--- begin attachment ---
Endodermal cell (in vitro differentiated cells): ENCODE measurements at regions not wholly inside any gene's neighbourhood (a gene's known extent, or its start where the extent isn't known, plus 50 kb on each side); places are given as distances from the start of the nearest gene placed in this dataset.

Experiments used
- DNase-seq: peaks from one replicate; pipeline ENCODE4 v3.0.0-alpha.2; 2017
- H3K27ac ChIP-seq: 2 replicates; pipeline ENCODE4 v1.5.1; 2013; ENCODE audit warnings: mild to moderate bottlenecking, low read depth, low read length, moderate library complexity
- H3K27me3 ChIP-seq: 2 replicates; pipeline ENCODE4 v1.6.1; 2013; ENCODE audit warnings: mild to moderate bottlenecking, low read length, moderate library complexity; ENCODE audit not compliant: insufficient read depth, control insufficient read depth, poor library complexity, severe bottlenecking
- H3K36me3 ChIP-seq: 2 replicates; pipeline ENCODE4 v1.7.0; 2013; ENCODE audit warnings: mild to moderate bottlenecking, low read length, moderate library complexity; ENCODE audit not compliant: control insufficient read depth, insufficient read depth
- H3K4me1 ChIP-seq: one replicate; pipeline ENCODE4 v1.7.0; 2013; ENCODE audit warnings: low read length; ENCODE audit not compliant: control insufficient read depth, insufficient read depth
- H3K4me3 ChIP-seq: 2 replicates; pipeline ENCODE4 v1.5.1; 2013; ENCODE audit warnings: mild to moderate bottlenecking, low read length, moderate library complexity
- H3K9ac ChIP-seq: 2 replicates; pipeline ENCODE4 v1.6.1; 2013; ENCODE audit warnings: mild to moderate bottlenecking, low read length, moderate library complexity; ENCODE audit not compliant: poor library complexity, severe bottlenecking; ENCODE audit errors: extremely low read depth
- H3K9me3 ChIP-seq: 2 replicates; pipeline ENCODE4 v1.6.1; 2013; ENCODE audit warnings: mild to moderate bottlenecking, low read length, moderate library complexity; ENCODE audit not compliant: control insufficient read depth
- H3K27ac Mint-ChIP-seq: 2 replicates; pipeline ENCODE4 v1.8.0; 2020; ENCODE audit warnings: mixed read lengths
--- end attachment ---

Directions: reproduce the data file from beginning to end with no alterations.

Endodermal cell (in vitro differentiated cells): ENCODE measurements at regions not wholly inside any gene's neighbourhood (a gene's known extent, or its start where the extent isn't known, plus 50 kb on each side); places are given as distances from the start of the nearest gene placed in this dataset.

Experiments used
- DNase-seq: peaks from one replicate; pipeline ENCODE4 v3.0.0-alpha.2; 2017
- H3K27ac ChIP-seq: 2 replicates; pipeline ENCODE4 v1.5.1; 2013; ENCODE audit warnings: mild to moderate bottlenecking, low read depth, low read length, moderate library complexity
- H3K27me3 ChIP-seq: 2 replicates; pipeline ENCODE4 v1.6.1; 2013; ENCODE audit warnings: mild to moderate bottlenecking, low read length, moderate library complexity; ENCODE audit not compliant: insufficient read depth, control insufficient read depth, poor library complexity, severe bottlenecking
- H3K36me3 ChIP-seq: 2 replicates; pipeline ENCODE4 v1.7.0; 2013; ENCODE audit warnings: mild to moderate bottlenecking, low read length, moderate library complexity; ENCODE audit not compliant: control insufficient read depth, insufficient read depth
- H3K4me1 ChIP-seq: one replicate; pipeline ENCODE4 v1.7.0; 2013; ENCODE audit warnings: low read length; ENCODE audit not compliant: control insufficient read depth, insufficient read depth
- H3K4me3 ChIP-seq: 2 replicates; pipeline ENCODE4 v1.5.1; 2013; ENCODE audit warnings: mild to moderate bottlenecking, low read length, moderate library complexity
- H3K9ac ChIP-seq: 2 replicates; pipeline ENCODE4 v1.6.1; 2013; ENCODE audit warnings: mild to moderate bottlenecking, low read length, moderate library complexity; ENCODE audit not compliant: poor library complexity, severe bottlenecking; ENCODE audit errors: extremely low read depth
- H3K9me3 ChIP-seq: 2 replicates; pipeline ENCODE4 v1.6.1; 2013; ENCODE audit warnings: mild to moderate bottlenecking, low read length, moderate library complexity; ENCODE audit not compliant: control insufficient read depth
- H3K27ac Mint-ChIP-seq: 2 replicates; pipeline ENCODE4 v1.8.0; 2020; ENCODE audit warnings: mixed read lengths